The latest proposal from the broadcasters is encouraging. Two of the debates will involve seven parties that might end up playing a part in some sort of post-election coalition or pact. This reflects the extent to which the idea of coalition politics has become embedded over the past five years. In 2010 the televised debates were called ‘Prime Ministerial Debates‘; in 2015 people are being invited to watch with a view to thinking about which parties might be able to work together in the likely event of a hung parliament.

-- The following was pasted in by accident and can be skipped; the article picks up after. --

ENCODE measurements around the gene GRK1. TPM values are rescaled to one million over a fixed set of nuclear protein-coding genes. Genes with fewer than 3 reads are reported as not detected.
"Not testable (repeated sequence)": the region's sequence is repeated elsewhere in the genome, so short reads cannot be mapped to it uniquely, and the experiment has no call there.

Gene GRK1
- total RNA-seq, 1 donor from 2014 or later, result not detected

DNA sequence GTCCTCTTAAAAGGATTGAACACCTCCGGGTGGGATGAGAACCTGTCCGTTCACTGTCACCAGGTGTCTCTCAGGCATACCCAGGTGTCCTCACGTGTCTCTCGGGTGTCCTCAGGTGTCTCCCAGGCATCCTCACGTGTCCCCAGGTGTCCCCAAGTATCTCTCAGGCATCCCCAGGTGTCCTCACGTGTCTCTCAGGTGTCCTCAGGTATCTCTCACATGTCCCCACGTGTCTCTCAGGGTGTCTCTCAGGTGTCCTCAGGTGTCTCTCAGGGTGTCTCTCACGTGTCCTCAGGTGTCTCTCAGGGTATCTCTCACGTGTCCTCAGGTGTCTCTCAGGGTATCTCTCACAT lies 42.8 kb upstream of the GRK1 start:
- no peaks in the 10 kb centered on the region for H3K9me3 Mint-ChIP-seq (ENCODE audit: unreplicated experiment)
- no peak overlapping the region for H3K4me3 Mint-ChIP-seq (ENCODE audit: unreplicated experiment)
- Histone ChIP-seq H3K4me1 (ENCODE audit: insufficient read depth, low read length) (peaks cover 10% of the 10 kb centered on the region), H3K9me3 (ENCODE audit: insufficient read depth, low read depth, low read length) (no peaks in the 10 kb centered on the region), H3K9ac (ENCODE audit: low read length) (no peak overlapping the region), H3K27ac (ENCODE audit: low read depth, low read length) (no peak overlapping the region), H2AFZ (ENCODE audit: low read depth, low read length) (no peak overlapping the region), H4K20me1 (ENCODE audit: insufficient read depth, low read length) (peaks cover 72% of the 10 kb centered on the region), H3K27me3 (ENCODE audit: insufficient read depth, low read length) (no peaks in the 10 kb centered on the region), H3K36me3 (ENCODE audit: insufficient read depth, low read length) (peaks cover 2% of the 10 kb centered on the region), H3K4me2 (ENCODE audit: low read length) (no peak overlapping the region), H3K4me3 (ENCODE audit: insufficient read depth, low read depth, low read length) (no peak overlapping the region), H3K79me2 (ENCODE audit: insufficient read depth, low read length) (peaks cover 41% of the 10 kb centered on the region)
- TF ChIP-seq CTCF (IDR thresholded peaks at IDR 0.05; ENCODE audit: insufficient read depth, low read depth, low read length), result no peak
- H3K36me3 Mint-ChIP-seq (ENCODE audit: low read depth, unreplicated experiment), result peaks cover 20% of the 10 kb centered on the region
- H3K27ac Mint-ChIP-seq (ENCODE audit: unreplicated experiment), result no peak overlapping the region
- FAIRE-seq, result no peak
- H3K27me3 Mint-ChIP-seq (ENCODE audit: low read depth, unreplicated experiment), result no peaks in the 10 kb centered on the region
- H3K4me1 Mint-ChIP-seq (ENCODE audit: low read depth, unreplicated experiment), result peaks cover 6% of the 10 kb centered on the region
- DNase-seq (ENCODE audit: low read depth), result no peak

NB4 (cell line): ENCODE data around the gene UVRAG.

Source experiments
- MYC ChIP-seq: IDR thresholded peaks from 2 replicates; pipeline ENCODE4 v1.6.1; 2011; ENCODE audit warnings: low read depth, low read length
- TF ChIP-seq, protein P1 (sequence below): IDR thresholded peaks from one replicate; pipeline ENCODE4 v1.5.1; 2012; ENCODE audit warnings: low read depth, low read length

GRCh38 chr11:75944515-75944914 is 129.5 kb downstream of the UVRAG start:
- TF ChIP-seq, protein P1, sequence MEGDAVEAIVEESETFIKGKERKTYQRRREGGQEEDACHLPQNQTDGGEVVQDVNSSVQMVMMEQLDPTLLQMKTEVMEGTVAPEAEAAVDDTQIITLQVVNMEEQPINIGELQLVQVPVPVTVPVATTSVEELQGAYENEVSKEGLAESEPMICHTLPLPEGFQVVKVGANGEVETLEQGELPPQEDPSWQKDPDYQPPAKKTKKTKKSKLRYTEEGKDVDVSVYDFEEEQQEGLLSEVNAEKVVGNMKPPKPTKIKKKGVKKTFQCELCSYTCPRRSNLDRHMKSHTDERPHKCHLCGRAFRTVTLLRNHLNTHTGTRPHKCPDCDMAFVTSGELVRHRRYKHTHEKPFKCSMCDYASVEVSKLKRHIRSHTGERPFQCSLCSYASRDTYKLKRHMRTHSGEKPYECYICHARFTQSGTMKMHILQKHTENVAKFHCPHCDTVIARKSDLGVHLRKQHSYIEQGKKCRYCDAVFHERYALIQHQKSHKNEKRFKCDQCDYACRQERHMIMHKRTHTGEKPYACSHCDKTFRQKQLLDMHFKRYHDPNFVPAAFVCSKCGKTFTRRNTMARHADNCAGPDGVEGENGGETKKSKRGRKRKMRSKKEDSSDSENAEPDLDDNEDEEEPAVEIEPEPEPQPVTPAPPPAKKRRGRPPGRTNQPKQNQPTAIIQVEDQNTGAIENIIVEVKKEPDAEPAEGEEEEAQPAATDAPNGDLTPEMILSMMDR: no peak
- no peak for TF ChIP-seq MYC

I commend the broadcasters for having the courage to state that they’re prepared to go ahead even if one of the parties refuse to participate. An ’empty chair’ policy is compatible with democracy; everyone should be invited to state their case, but those unwilling to do so shouldn’t prevent the others from stating theirs.
The coming weeks will be an exciting period of testing the innovative technologies that we will be launching during and after the election.